The role of Indonesia, Malaysia and Singapore in rebuilding ASEAN cohesion cannot be underestimated. The three countries are considered by some analysts as the core states of the regional grouping. Each of them has its own strategic influence on the region. When the interests of the three countries converge and they are able to act collectively, they tend to determine the pace and direction of ASEAN as a group. The tsunami disaster therefore provides an opportunity for the three leaders – Prime Minister Lee, President Yudhoyono and Prime Minister Abdullah — to come together and act decisively to forge the region’s response to the tragedy – and in the process create an impact for themselves as the new leaders who will shape ASEAN in the new century.
In this regard, Prime Minister Lee’s swift and decisive role in promoting a collective ASEAN response to the disaster was catalytic. It will also prove to be his imprimatur on the region. Senior Minister Goh Chok Tong said that the tsunami disaster was the first major test facing Singapore’s new team of leaders, and that Prime Minister Lee had responded well to the challenge. Mr Goh’s assessment is not just applicable to Mr Lee as a Singapore leader but also as a future ASEAN statesman. Mr Lee knew exactly what needed to be done and acted without delay. Apart from dispatching aid quickly to the areas hit by the tragedy, he triggered off a chain of decisions that culminated in the ASEAN-led tsunami summit on January 6 hosted by Indonesia. The upshot was an unprecedented action plan that included a regional tsunami early warning system. Equally significant was the mobilization of the international community in an outpouring of shared humanity.
Singapore under Mr Lee has done much beyond its small size, and in so doing, shows that it feels very much for the region. Apart from exercising its international influence to mobilize world support, it has also raised at least US$13 million worth of funding, sent 900 uniformed personnel to Aceh, deployed aircraft, landing ships, helicopters as well as opened up its air and naval facilities to all countries helping in the massive relief and reconstruction effort. Malaysia, under Mr Abdullah, has also played its part despite being hit by the catastrophe, with 68 of its people dead. Aside from donating RM 20 million, it has turned the Subang military airport into an airhub to ferry international aid to Aceh. It has also deployed transport planes and heavy equipment as well as supplies of medicine, food, water and volunteers.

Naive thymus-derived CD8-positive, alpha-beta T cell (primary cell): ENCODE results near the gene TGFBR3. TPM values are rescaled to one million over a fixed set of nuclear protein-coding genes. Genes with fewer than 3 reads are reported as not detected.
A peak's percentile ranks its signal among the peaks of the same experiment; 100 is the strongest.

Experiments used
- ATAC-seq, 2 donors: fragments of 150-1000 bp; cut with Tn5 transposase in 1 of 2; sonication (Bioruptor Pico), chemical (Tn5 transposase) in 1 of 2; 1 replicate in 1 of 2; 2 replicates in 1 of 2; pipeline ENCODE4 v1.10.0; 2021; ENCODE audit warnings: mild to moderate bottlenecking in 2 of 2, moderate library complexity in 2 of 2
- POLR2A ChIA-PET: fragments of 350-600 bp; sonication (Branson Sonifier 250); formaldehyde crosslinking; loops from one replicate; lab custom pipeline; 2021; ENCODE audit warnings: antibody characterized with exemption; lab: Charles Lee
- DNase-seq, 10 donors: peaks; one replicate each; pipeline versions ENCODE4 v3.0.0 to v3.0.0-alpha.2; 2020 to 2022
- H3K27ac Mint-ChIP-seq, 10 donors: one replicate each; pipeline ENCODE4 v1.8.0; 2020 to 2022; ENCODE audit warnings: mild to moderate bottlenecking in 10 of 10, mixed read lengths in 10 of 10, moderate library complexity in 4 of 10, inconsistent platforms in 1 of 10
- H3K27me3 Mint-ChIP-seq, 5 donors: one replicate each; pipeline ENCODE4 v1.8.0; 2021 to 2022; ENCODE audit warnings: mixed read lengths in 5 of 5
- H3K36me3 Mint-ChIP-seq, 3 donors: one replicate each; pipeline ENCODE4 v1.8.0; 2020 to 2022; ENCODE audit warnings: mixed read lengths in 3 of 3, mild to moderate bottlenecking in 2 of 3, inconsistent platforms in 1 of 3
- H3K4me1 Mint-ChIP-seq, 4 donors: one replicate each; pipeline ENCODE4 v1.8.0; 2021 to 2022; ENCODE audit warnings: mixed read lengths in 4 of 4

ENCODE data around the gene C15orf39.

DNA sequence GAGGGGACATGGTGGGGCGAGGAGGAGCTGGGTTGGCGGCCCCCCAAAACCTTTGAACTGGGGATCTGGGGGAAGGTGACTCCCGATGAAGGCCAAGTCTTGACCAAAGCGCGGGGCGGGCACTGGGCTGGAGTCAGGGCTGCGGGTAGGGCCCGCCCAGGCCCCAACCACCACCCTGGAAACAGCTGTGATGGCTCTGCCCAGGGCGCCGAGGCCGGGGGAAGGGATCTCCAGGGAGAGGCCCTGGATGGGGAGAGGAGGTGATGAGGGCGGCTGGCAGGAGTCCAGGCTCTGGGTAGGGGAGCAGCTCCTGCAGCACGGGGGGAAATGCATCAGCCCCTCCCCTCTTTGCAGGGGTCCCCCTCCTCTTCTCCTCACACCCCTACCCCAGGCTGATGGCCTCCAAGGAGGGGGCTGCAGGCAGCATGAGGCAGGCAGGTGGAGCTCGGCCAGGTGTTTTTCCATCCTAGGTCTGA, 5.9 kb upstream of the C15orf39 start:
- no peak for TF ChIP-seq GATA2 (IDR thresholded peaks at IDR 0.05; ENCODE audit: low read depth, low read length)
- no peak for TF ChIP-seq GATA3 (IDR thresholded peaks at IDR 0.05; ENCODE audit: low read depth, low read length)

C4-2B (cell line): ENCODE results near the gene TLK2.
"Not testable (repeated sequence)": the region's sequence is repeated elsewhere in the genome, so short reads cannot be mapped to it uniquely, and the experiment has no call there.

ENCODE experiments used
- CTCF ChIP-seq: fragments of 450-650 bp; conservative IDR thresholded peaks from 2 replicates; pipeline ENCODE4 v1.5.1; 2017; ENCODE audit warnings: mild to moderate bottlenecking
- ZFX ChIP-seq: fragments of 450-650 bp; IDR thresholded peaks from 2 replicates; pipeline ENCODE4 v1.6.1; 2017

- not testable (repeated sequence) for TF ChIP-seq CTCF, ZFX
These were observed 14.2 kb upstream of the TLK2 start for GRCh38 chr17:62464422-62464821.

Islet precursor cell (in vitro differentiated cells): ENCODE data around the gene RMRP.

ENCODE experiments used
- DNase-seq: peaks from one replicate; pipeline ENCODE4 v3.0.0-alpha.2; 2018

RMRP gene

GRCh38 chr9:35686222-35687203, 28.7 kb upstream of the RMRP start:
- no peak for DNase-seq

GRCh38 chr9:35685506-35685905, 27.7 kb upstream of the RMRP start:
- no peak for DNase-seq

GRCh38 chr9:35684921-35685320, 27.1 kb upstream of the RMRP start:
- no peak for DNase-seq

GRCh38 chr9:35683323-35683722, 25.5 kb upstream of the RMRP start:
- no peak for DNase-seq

What ASEAN needs henceforth is more than an effective regional programme on disaster management. To borrow President Yudhoyono’s words, the region must build on a “culture of solidarity” so that states can secure themselves “not only from the fury of national disasters but also the folly of human conflict”.
The tsunami disaster has shown an innate capacity of the three ASEAN states to band together quickly and display empathy and care for each other in times of severe crisis. In so doing, they have shown that it is possible, when the crunch comes, to put politics aside and work together in a spontaneous outpouring of shared humanity. If the new leadership can carry this spirit into the future, sans the baggage of the past, they will be able to usher in a new era in which ASEAN stands for the convergence of caring societies. It has taken a massive tragedy to show that the vision of the region’s leaders for an ASEAN Socio-Cultural Community is not a pipedream. With political will of the highest order, this vision can be achieved in the coming years. The new leaders of ASEAN will be laying its foundation well if they are able to respond to this monumental test cohesively, decisively and as fellow human beings.
About the Author
Yang Razali Kassim is Senior Fellow at the Institute of Defence and Strategic Studies, Nanyang Technological University.
Last updated on 02/10/2014